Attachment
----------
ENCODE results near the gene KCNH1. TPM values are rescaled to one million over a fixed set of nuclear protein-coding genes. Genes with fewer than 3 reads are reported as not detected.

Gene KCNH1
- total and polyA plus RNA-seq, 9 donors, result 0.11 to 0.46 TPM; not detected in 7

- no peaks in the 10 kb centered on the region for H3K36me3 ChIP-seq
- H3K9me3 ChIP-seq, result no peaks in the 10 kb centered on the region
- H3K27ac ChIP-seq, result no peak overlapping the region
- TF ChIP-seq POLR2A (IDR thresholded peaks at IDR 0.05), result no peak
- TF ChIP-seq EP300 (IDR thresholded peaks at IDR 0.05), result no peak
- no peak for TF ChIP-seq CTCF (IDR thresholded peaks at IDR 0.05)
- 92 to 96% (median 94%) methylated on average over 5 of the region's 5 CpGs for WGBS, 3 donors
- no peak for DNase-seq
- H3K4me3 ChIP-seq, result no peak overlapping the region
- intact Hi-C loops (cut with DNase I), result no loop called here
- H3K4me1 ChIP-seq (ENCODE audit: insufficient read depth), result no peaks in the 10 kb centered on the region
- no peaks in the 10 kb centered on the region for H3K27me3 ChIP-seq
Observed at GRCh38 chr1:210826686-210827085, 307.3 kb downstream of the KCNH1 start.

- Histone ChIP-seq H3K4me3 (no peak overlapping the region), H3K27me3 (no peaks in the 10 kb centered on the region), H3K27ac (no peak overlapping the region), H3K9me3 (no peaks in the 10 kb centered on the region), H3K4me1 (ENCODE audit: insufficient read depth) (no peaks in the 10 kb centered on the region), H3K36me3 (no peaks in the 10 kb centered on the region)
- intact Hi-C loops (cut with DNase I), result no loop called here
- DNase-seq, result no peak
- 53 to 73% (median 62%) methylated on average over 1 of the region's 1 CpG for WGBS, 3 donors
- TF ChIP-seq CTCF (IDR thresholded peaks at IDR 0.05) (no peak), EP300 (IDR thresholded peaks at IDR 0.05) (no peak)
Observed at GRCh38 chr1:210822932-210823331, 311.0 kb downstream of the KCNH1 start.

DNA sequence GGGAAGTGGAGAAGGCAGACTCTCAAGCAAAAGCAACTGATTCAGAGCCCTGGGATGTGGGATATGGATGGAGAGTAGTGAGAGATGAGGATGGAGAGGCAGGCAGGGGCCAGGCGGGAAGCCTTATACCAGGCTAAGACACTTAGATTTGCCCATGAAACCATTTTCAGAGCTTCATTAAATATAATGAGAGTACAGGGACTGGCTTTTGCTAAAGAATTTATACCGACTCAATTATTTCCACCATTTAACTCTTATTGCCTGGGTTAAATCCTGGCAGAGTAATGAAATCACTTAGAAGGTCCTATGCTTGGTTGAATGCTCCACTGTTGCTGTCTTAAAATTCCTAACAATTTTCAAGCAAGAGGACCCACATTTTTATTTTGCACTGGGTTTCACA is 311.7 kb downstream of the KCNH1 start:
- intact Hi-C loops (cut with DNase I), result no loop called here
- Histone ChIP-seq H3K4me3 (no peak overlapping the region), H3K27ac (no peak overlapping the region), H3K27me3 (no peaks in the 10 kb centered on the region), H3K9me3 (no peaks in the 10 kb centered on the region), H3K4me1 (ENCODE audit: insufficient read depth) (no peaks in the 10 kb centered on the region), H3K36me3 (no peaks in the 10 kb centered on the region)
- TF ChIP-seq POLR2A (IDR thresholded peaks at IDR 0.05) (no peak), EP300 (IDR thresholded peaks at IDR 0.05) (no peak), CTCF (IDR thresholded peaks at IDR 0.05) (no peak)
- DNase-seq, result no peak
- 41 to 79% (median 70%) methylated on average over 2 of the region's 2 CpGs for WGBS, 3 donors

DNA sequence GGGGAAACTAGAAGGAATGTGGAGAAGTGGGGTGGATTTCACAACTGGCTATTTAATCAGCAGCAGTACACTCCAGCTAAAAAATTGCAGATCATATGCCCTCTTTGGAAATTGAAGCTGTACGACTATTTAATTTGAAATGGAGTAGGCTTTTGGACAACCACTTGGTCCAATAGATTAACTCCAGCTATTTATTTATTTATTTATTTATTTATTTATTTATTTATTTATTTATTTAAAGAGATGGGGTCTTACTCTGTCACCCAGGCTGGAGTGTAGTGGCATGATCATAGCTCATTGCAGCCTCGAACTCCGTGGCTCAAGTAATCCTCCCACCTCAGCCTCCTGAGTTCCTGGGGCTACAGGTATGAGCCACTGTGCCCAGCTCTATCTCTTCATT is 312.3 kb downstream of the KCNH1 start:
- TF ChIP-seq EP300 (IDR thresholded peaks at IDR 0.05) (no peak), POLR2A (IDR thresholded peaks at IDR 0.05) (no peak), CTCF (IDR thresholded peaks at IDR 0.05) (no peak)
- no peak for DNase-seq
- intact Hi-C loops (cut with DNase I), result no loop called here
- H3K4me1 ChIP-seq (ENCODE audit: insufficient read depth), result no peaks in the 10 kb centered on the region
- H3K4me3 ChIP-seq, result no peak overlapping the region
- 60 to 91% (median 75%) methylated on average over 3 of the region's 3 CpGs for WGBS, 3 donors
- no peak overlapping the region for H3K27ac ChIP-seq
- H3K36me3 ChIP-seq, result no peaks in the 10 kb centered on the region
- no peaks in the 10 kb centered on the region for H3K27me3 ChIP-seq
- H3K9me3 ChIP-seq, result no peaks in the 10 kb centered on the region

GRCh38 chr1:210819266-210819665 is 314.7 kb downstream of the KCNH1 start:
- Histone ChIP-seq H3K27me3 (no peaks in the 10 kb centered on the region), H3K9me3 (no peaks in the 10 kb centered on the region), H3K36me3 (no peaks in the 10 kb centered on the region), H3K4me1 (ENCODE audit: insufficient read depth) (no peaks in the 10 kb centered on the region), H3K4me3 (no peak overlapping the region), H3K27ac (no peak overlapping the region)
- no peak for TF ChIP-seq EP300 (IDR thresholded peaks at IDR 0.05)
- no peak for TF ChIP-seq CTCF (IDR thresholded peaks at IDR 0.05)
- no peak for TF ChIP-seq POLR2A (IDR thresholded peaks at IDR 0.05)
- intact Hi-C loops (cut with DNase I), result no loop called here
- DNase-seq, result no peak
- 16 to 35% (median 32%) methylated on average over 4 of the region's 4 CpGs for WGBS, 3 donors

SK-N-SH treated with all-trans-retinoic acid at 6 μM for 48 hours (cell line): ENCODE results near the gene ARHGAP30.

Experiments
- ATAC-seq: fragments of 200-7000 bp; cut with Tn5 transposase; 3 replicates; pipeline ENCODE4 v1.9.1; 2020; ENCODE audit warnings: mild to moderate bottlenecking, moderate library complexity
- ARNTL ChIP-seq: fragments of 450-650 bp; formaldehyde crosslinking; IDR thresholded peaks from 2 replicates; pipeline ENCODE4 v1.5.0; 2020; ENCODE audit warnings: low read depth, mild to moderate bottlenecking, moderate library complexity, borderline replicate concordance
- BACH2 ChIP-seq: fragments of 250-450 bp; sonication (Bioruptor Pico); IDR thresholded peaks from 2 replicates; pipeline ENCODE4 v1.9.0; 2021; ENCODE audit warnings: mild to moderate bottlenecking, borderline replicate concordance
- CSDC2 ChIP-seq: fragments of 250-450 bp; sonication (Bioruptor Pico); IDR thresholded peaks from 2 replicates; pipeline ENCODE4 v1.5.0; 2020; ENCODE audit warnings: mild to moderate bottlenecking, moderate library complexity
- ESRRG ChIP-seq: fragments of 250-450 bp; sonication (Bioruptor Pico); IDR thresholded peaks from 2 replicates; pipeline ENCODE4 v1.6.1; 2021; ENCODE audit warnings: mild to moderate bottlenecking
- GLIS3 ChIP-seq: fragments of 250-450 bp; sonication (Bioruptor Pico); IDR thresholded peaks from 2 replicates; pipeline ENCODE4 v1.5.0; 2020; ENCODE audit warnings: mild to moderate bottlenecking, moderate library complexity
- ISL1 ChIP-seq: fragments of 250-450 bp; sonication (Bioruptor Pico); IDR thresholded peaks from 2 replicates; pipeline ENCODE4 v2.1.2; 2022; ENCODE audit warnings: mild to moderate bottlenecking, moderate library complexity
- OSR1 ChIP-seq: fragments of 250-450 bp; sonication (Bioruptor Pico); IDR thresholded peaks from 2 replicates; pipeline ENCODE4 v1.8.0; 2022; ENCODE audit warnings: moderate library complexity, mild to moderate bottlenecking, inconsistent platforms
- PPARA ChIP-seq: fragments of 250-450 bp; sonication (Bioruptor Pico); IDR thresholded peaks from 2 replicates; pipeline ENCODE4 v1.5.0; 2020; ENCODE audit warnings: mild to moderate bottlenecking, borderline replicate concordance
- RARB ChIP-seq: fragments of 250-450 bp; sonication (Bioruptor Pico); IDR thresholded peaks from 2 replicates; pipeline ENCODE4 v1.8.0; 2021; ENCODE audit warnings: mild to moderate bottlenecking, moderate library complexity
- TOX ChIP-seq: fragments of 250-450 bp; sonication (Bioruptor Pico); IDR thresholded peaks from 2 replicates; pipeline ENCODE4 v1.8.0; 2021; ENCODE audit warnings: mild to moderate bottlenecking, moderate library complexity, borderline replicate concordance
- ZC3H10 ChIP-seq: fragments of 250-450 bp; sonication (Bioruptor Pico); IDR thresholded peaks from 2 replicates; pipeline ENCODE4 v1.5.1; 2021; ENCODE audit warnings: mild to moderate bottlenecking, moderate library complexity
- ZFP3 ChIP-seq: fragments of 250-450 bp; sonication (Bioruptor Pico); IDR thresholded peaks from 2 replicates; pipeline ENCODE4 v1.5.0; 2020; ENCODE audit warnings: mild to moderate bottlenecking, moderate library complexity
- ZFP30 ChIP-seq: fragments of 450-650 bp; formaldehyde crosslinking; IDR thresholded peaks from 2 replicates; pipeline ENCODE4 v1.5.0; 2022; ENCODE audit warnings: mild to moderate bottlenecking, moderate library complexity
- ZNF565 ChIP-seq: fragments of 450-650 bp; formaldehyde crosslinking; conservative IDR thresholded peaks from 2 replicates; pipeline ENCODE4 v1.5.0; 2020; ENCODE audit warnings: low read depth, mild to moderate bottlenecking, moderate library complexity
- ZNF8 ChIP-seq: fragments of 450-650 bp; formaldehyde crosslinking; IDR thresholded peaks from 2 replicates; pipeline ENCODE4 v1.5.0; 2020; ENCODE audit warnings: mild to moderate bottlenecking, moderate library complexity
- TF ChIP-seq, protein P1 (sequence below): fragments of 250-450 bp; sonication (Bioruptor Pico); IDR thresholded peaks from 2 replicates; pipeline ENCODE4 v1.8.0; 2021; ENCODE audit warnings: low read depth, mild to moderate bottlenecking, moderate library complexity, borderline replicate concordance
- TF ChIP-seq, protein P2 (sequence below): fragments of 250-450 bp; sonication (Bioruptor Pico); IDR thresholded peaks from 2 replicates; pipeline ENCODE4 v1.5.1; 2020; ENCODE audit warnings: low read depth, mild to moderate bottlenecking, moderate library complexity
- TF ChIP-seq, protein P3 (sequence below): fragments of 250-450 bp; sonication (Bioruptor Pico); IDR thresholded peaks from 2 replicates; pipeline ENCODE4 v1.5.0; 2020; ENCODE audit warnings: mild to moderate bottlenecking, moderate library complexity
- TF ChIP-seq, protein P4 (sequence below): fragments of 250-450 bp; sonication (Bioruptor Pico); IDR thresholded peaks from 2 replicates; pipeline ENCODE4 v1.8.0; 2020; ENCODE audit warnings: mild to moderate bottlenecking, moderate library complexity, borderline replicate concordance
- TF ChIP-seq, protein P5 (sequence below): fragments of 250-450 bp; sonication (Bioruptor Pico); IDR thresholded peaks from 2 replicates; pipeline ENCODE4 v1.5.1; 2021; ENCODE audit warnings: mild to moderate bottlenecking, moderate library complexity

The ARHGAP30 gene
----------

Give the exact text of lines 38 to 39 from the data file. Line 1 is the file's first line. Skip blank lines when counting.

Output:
- no peaks in the 10 kb centered on the region for H3K27me3 ChIP-seq
- H3K9me3 ChIP-seq, result no peaks in the 10 kb centered on the region